Things changed with the automobile and highway system. What has brought us back has been the forces of globalization. What happens in globalization is that both time and space get squeezed. Here you and I are – we are on Skype three hours different from each other, but time and space becomes meaningless to this conversation. And that’s not a bad thing. It facilitates communication.
But what goes on with globalization theologically is that globalization evacuates transcendence because we control time and we control space. There is no room left for the transcendent. Everything is immanent. Therefore, congregations are working and continue to work hard with how they give a sense of transcendence to people.
And as Christians, incarnation becomes a critical part of the gospel. God becomes flesh. In John 1, God ‘tabernacles’ with us. God becomes present. The struggle here is that far too often in the evangelical tradition, the gospel becomes focused on the immanent and the interior. We don’t engage the neighbourhood because we are so preoccupied with self.
The turn to the neighbourhood reflects the fact that globalization divorces people from where they live, and I think people are becoming fed up with that. We are now beginning to wonder how do we actually live in our neighbourhoods?
Missiologically, congregations are increasingly learning that we compromise the gospel – Jesus is Lord – when we use neighbourhoods. If you buy a building or property and worship in that place and you don’t give back to the neighbourhood, that is to say implicitly that Jesus is not Lord of place.
I think a lot of this turn to the neighbourhood has good theological and missiological roots to it. But I wouldn’t, by any stretch of the imagination, see it as a finished game. I think we constantly need to help people think about this. I’ve been around long enough to see these pendulums go back and forth. We’ve got to help people think about this exegetically, missiologically and theologically.
MV: What advice do you have for church leaders who may want to take place and neighbourhood more seriously? What first steps might they take in terms of research or engagement?
GS: We have a document with 20 steps for churches and church leaders. The 20 steps are practical ways for congregations to begin to participate in neighbourhood transformation.
A couple of points I can make here:
First, we are really big on congregations in a neighbourhood working together to do exegesis. It is an important ecumenical experience, but it is also practical.
Second, churches can attend to history. I’m always struck that churches will have me in because they want to learn about exegesis in the neighbourhood, and they will tell me that they know their neighbourhood. But then I’ll ask them a history question, and they look at me in confusion. I don’t think people understand communities. The first step in the 20 steps is to understand the history. Why do streets look the way they do? Why do neighbourhoods get cut the way they do? All of this is really important to understanding a place. So that is one practical step – to learn history.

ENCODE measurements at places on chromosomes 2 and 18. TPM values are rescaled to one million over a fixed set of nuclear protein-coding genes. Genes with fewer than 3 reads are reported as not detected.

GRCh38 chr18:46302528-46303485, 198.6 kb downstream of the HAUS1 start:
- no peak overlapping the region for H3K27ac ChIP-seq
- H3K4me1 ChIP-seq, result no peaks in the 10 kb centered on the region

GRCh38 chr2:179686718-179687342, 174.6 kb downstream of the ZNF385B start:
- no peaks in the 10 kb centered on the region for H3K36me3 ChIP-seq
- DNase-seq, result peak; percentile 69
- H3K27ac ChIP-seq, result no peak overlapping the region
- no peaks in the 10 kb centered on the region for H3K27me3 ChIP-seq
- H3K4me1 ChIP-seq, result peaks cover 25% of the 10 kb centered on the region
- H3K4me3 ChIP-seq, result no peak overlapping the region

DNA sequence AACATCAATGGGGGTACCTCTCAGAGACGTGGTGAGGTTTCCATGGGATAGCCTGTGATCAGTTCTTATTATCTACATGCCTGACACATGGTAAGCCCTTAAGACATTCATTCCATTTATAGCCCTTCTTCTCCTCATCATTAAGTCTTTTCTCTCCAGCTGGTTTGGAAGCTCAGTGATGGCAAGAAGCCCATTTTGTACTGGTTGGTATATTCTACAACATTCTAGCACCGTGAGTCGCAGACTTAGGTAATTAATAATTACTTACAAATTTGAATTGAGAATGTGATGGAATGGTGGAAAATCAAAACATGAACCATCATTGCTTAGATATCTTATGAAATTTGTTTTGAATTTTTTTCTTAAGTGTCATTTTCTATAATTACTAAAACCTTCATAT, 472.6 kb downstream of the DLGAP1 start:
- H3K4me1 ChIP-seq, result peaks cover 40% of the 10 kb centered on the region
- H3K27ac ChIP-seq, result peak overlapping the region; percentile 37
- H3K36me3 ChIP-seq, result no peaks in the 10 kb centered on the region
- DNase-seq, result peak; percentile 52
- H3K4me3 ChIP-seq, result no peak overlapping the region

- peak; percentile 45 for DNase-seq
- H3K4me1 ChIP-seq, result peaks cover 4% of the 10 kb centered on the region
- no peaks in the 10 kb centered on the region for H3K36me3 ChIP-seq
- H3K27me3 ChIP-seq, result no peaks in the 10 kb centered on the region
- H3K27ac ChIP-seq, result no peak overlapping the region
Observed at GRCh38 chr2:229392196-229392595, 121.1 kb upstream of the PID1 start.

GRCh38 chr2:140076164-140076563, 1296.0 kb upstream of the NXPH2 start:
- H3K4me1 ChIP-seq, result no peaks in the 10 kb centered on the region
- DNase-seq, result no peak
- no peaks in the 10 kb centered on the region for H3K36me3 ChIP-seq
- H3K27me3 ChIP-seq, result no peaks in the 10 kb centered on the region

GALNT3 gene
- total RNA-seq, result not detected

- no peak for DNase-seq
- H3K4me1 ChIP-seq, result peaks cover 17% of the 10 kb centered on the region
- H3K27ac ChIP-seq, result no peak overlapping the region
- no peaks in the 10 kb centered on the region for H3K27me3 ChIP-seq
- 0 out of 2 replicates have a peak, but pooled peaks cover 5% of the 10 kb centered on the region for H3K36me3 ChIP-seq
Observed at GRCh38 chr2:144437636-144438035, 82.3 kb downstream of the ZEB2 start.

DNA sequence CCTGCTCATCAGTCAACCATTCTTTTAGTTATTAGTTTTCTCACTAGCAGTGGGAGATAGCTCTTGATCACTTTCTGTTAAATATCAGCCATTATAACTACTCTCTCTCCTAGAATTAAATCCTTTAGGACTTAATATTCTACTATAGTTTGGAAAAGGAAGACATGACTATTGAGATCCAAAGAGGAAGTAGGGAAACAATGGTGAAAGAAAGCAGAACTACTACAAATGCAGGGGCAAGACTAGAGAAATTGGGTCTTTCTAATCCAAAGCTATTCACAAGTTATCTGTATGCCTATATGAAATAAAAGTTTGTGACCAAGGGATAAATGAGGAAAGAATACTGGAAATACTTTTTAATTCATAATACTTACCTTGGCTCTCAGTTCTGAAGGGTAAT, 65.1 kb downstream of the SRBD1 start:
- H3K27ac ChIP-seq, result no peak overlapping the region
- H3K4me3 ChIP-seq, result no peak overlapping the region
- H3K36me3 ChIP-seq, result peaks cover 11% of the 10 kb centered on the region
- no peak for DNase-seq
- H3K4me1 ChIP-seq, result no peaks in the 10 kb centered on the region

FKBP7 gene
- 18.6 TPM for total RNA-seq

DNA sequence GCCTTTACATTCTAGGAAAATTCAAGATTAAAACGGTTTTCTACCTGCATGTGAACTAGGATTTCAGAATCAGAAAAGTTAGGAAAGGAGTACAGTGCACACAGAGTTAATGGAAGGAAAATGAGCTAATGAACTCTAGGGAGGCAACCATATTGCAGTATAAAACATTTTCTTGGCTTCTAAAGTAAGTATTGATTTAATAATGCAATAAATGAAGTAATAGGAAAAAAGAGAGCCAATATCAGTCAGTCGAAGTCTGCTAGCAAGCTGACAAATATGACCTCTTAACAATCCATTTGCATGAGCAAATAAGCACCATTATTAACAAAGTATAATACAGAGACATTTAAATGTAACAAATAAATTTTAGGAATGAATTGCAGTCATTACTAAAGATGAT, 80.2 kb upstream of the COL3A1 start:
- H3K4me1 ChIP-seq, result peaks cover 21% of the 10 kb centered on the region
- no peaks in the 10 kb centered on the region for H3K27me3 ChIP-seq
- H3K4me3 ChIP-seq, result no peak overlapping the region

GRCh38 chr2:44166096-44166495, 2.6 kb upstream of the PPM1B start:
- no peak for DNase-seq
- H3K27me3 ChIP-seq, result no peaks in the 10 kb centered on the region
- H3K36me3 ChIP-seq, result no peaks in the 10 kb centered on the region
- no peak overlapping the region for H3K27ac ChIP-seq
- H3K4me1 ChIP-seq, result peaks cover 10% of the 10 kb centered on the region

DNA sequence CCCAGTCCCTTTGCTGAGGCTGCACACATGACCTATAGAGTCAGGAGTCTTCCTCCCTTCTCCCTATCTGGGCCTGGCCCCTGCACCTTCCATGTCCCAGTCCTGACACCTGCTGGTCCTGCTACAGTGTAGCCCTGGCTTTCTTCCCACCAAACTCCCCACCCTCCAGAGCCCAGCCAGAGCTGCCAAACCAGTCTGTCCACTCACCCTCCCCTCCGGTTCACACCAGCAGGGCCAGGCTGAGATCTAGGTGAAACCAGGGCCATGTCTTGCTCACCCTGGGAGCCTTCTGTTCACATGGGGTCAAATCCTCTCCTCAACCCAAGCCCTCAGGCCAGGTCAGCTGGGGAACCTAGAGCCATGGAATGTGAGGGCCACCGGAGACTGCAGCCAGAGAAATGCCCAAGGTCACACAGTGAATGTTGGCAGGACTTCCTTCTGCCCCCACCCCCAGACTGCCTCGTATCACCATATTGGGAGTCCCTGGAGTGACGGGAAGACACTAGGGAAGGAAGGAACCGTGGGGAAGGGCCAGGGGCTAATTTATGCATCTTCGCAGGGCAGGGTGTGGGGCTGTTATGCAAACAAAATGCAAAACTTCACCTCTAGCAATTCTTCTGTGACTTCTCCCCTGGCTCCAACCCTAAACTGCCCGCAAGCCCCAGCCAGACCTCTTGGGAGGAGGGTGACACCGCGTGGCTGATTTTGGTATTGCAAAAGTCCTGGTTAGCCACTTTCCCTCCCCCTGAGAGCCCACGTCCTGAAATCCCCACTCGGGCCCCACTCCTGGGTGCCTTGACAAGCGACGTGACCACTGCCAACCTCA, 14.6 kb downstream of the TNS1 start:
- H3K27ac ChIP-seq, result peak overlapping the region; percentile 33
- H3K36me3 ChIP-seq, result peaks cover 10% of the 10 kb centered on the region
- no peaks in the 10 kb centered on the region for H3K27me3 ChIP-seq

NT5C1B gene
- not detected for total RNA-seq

Third, congregations can do prayer walks or do more qualitative research by walking the neighbourhood attentively and asking questions. Lots of congregations want to get the socio-demographic data, and so they access it through Statistics Canada, but they often don’t know how to read it or what to do with it. In our 20 steps, the demographics are just one of the steps. We think we can learn the neighbourhood through the numbers, but demographics is only one of the steps.
In the end, the most important thing is to have the congregation move into the neighbourhood and live in the neighbourhood.
MV: What are the big questions that you are working on right now? What are you thinking about and learning?
GS: Three big things:
1. I’m engaged in a big study regarding church planting in Montreal the past 30 years. It’s frightening. I am interested to find out who is going to publish and read this research. I think that church planting has over-promised. The numbers are really quite discouraging. I think we’ve really got to pay attention to that.
2. I think that the ongoing displacement and diffusion of poverty in Canadian cities is going to be a two-edged sword. Twenty years ago if I flew into Vancouver and asked you to show me the poor part of town, you would know where to go. Now, you can take me just about anywhere in the metro area. I think a large part of that is housing policies and what is going on with condos. And that is going to be a mixed blessing because with the rapid aging of the population in Canadian cities, people my age are selling their homes and moving into condos and we are forcing the poor out. They are just going everywhere.
3. I don’t think we can ignore gentrification. Like globalization, gentrification is not unambiguous. But it’s going to have huge implications for the church. We see churches selling the church hall in downtown cores to become a condo, that cannot help but shape the mission of the church. Cities in Canada have become the poor cousins of the confederation. The only way that cities can get money is to tax the air. That is why we have this condo boom going on. Cities need more revenue, so unless we have restructuring regarding how cities are funded in Canada, this condo boom will not go away. And I think this will change the place conversation. What does it mean to have a theology of place when you live in a 20-storey building?